Over the course of the play, Thomas More’s fortune falls metaphorically (as he falls out of the King’s graces) and literally (as he becomes poorer as a result of his lower social standing). In contrast, More’s onetime friend Richard Rich becomes wealthier and wealthier from scene to scene—the two men’s relative fortunes are mirror images. Although from the outside Rich looks like the more successful of the two men, Robert Bolt demonstrates appearances can be deceiving, by contrasting monetary wealth with rich morals. A polished, luxurious appearance does not represent a pure heart. Instead, More’s relative poverty and Rich’s relative wealth represent the opposite of their moral standings.
As Thomas More becomes increasingly committed to his moral position, his social standing decreases. More begins the play affluent, with many servants, fine clothing, and the ability to gift fine goods, like the silver cup he passes on to Rich. Rich, who has an eye for luxury, even comments that he wants “some decent clothes,” specifically a gown like More’s. However, More doesn’t value material goods. When his fortunes fall he is unperturbed, since his conscience is more important to him than physical objects and social power. Although his house is cold and food is scarce, he refers to what little he has as a “luxury.” More’s misfortune is more difficult on his family, but he tries to comfort them by saying, even “at the worst, we could be beggars and still keep company, and be merry together!” In his mind, wealth means nothing without his family and personal values, and his family and his values are enough to support him even in the absence of conventional riches.
As Richard Rich sacrifices any morals and personal integrity, he is rewarded with gold, titles, and power. In his very first scene, Rich comments that any man can be bought for the right price. Throughout the play, he proves he can be purchased, as there is nothing he won’t do for the proper payment. Each time Rich reenters, his status has grown by degrees. In the first scene he remarks how he doesn’t want to be a teacher because “who would know it?” Although he does not say it, Rich likely also does not want to be a teacher because he wants the bribes that come with a more prestigious position. Soon after Rich is working for Norfolk, but trades information about More (who secured him his position with Norfolk) with Cromwell for an even more prestigious position. In his final appearance, during which Rich lies under oath, the stage directions note that he is “now splendidly official, in dress and bearing.” During a moment in which he essentially condemns More to death with a lie, Rich, now the Attorney General of Wales, is the richest he’s ever been. More even comments upon it, asking his former friend, “For Wales? Why, Richard, it profits a man nothing to give his soul for the whole world…But for Wales!”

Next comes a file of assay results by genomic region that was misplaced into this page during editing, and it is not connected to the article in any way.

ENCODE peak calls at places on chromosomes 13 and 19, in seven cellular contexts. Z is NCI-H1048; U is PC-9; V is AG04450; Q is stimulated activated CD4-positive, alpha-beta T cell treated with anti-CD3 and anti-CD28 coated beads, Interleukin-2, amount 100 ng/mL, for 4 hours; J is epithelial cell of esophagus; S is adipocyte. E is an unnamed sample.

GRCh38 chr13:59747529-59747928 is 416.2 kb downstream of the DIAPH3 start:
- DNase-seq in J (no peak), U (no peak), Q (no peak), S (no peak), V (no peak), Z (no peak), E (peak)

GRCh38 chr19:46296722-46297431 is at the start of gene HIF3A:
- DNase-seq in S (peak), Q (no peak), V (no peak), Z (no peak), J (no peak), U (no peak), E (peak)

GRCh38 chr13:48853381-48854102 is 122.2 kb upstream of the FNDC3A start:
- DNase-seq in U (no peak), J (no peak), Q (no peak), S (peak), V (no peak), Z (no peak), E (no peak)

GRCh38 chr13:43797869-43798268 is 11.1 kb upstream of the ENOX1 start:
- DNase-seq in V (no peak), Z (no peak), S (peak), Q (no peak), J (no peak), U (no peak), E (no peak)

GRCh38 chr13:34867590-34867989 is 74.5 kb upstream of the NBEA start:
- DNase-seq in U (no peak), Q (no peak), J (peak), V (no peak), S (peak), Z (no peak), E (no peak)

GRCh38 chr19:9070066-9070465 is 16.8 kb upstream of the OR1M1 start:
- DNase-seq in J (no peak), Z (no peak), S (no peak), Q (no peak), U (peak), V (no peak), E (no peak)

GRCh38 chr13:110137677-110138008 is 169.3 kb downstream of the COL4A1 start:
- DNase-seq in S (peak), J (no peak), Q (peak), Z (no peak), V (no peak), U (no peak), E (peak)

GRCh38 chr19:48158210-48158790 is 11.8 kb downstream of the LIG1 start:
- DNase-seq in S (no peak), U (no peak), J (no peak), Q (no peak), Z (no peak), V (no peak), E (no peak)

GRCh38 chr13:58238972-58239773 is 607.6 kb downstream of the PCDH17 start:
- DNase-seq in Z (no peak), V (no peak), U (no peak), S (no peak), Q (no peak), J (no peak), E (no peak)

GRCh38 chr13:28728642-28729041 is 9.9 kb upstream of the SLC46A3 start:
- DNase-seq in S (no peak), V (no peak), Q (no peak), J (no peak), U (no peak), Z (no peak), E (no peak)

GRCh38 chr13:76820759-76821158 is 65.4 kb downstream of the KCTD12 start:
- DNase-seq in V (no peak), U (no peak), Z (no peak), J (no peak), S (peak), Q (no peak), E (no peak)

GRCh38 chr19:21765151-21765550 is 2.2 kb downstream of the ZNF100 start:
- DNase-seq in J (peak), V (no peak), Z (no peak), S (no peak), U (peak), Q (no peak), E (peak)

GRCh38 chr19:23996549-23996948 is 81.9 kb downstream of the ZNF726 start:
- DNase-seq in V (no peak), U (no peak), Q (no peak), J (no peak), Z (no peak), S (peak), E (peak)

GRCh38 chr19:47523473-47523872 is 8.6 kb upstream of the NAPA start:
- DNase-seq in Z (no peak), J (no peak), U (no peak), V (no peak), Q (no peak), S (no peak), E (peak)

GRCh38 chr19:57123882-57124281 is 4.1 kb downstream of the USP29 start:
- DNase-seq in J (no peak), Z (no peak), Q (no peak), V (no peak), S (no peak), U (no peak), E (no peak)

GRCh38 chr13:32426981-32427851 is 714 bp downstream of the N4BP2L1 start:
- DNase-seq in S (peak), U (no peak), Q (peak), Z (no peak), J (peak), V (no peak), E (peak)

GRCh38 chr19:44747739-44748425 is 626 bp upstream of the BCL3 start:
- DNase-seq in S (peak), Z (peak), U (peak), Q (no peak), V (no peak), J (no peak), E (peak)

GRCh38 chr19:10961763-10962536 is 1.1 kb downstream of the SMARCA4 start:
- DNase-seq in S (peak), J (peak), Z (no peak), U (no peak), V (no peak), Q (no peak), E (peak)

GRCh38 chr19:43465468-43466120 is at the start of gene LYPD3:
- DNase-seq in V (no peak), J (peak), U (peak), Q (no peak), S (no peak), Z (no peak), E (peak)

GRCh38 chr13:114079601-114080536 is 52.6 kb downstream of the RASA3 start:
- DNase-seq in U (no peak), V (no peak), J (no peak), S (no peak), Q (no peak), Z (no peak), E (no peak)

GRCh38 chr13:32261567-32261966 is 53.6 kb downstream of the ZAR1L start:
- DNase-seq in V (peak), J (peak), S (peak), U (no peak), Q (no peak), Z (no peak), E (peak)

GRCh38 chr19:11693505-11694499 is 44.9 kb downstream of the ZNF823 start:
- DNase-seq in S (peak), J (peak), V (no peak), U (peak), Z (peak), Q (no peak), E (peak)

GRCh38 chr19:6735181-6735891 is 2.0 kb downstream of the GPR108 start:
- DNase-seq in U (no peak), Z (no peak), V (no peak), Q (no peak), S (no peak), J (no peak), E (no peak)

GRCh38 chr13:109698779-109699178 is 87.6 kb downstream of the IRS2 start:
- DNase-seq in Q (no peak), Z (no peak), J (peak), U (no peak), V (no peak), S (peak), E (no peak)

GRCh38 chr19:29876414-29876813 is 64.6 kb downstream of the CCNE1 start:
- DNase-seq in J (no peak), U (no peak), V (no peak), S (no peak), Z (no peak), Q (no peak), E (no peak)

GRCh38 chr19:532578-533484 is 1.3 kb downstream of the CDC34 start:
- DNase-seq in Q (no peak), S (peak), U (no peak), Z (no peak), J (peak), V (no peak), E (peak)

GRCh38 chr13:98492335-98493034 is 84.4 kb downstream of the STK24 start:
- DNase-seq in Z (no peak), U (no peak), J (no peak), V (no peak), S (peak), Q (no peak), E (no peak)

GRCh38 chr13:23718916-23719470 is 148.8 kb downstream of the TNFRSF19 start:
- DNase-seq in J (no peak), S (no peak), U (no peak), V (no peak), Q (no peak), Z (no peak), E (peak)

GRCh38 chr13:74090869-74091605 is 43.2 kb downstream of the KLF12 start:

Throughout the play characters attempt to bribe each other with money, power, and status. For most, a bribe is powerful enough to override any previous loyalties or moral reservations. More is one of the only characters who cannot be swayed by offers of luxury, and although he is forced to suffer, he never weakens. He is even concerned with appearing to have taken a bribe. He tells his wife, Alice, that he is unwilling even to take charity from the church, because (despite that they are not paying him for his writings) “It would appear as payment.” Others have less integrity. More’s Steward sells secrets about him for money, as does Rich. Still others, notably the Common Man as the Jailer, note the true cost of bribes. He refuses an offer to report anything More says in prison. The Jailer realizes that taking the bribe would temporarily benefit him, but it would also involve him in a complicated, potentially deadly situation. He remarks “fifty guineas isn’t tempting; fifty guineas is alarming…if it’s worth that much now it’s worth my neck presently.”